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NBA Saturday: No Ads On NBA Uniforms
Posted By Joel Brigham On September 1, 2012 @ 6:00 am In All,Main Page,NBA | No Comments
The Sad Inevitability of Ads on Uniforms
Back in July, when NBA deputy commissioner Adam Silver made it known that advertisements were likely due to appear on team uniforms starting in the 2013-14 season, a lot was made about what a patch on the lapel of a jersey would do to the purity of the game. There was also a lot made of the fact that a whole lot of cash could be generated by selling that little two-by-two inch swath of prime real estate.
So, which side is right? The side that wants to earn the extra cash, or the side that wants to keep the jerseys free of corporate logos?
Both have fair points, but from a simple aesthetic perspective, these patches are going to make NBA uniforms very, very hard to look at. Of the four major U.S. sports, basketball has the least amount of open uniform space with which to work, so plugging up that little bit of leftover negative space can look clunky, especially when it’s not a patch thematically tied to the team’s logos or color scheme.
Beyond how it looks, however, there’s a certain level of tradition attached to some uniforms that would be broken if tainted by corporate logos. The Boston Celtics, for example, are wearing essentially the same uniforms now that were worn by John Havlicek and Bill Russell and Larry Bird, athletes that have meant almost as much to that city as Samuel Adams and Paul Revere. Selling space on those iconic jerseys would feel like selling away a four-square-inch chunk of the Boston city flag to Citgo.
Some things in sports are sacred, and the purity of the uniforms worn on the court is one of them. Arguments have been made that since the English Premier League pulled in $178 million two years ago just by putting sponsors on the chests of its teams’ jerseys, the NBA should have no problem trading a much smaller bit of real estate for what the league estimates could be $100 million. However, soccer matches don’t air anywhere near as many television commercials as the NBA does, making those sorts of in-game ads more necessary. What the NBA is suggesting is doubling up on TV ad revenue from commercial breaks, as well as TV ad revenue during the actual games. Because that’s what we need—advertising that’s even more ubiquitous.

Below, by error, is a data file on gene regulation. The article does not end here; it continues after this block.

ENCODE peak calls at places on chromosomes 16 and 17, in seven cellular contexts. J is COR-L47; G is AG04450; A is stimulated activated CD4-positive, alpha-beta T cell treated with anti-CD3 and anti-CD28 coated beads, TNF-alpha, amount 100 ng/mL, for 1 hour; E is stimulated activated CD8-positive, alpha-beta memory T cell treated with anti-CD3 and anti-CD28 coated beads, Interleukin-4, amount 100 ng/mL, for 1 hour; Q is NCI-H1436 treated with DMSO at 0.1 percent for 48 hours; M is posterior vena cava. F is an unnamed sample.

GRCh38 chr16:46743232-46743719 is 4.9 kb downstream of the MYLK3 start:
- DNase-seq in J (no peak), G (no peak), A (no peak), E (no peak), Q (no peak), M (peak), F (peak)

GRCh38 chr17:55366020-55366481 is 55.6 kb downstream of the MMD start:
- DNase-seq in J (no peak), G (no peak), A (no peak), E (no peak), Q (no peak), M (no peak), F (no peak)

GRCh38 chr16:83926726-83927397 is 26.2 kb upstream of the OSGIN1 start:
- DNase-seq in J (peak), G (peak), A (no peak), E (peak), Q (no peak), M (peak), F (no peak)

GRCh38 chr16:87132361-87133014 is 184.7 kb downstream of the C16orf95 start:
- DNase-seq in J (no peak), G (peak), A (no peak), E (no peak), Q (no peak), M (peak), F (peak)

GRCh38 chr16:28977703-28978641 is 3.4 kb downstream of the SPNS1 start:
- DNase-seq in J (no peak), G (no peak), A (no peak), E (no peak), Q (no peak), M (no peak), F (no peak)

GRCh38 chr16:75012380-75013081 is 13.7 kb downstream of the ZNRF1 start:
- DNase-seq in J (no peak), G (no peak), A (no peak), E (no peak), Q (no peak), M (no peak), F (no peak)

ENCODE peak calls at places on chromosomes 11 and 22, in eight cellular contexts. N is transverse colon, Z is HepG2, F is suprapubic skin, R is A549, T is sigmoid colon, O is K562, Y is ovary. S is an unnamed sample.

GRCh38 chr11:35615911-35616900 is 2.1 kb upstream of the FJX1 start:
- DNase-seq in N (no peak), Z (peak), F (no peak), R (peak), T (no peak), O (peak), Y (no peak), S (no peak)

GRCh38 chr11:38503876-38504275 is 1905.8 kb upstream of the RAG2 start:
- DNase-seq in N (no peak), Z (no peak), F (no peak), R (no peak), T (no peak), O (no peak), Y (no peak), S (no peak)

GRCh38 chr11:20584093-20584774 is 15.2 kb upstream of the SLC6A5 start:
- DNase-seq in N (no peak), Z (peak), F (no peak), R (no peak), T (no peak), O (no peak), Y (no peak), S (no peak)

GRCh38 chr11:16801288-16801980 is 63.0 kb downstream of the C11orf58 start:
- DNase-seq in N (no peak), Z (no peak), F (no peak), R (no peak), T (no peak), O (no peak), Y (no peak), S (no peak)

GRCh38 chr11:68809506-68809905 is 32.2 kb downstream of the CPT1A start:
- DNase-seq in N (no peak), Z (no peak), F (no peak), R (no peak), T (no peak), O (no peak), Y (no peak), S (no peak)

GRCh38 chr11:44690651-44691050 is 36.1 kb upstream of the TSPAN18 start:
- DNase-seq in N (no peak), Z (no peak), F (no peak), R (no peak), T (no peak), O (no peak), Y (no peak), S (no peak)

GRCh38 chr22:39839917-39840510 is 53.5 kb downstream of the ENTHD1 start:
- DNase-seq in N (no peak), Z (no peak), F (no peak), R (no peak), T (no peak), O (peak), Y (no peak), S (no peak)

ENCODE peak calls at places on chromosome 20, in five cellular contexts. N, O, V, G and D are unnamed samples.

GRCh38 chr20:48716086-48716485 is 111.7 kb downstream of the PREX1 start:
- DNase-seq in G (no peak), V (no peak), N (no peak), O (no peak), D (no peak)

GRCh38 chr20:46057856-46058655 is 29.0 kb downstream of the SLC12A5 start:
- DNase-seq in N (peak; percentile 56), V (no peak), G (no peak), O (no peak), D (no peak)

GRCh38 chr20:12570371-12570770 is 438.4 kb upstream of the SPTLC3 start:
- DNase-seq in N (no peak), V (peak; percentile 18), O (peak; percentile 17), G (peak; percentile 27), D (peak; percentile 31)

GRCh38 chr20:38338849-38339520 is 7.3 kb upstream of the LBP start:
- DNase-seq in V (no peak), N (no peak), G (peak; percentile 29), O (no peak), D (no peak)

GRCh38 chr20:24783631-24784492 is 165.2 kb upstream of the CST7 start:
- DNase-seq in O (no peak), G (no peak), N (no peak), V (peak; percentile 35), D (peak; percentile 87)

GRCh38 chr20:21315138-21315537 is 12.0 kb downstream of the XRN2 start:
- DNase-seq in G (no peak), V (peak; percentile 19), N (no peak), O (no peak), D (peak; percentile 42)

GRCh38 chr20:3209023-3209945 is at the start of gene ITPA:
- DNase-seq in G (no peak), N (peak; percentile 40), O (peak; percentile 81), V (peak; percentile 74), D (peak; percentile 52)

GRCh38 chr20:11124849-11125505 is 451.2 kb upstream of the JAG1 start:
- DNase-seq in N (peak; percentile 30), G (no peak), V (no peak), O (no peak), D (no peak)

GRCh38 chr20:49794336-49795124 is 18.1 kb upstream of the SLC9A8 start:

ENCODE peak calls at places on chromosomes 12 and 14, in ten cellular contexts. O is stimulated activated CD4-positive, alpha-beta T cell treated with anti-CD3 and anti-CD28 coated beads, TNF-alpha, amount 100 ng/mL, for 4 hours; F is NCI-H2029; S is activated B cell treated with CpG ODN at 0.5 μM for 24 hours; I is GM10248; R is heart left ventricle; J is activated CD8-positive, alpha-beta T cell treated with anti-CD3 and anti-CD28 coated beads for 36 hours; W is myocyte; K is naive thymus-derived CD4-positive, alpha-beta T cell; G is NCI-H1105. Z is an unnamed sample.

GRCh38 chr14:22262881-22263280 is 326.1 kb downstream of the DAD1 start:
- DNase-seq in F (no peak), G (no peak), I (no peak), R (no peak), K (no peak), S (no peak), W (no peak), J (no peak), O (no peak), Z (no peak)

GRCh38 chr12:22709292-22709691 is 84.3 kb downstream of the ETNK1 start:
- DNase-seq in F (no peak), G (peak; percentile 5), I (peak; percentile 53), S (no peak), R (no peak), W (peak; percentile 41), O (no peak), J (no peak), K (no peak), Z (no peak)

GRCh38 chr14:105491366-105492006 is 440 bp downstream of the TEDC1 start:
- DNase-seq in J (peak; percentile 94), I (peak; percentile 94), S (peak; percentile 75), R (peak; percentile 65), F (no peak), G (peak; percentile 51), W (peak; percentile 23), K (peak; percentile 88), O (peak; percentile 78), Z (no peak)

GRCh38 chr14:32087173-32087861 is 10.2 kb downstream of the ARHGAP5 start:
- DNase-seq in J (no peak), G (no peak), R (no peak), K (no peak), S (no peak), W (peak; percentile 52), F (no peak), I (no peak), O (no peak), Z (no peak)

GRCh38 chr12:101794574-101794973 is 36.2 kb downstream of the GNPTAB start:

Counted as Basketball Related Income, half of that $100 million-ish would actually trickle down to the players, but none of it is likely to trickle down to the fans, who just so happen to be the most likely group to be upset about this whole thing.
And that’s the other argument—isn’t there a possibility that a fan of Derrick Rose might not be a fan of, say, Oscar Mayer? Or even if they’re indifferent about hot dogs, is there a chance that fans might not want to buy a jersey with a meat logo on the lapel?
While it’s true fans of NASCAR has had no problem buying Home Depot gear for Tony Stewart, and the big Herbalife logo across the chest of the L.A Galaxy’s jerseys hasn’t stopped soccer fans from making David Beckham’s digs the best-selling shirt in MLS, that doesn’t mean the NBA should cave and turn their own uniforms into billboards, as well.
Some things are sacred, and a professional sports uniform is one them. While it is certainly within the rights of the league and its 30 teams to sell uniform space, it simply doesn’t seem like good taste to do so. Ads on NBA game jerseys looks like an inevitability at this point, but it’s not one fans have to look forward to, and it’s certainly not one that they have to like.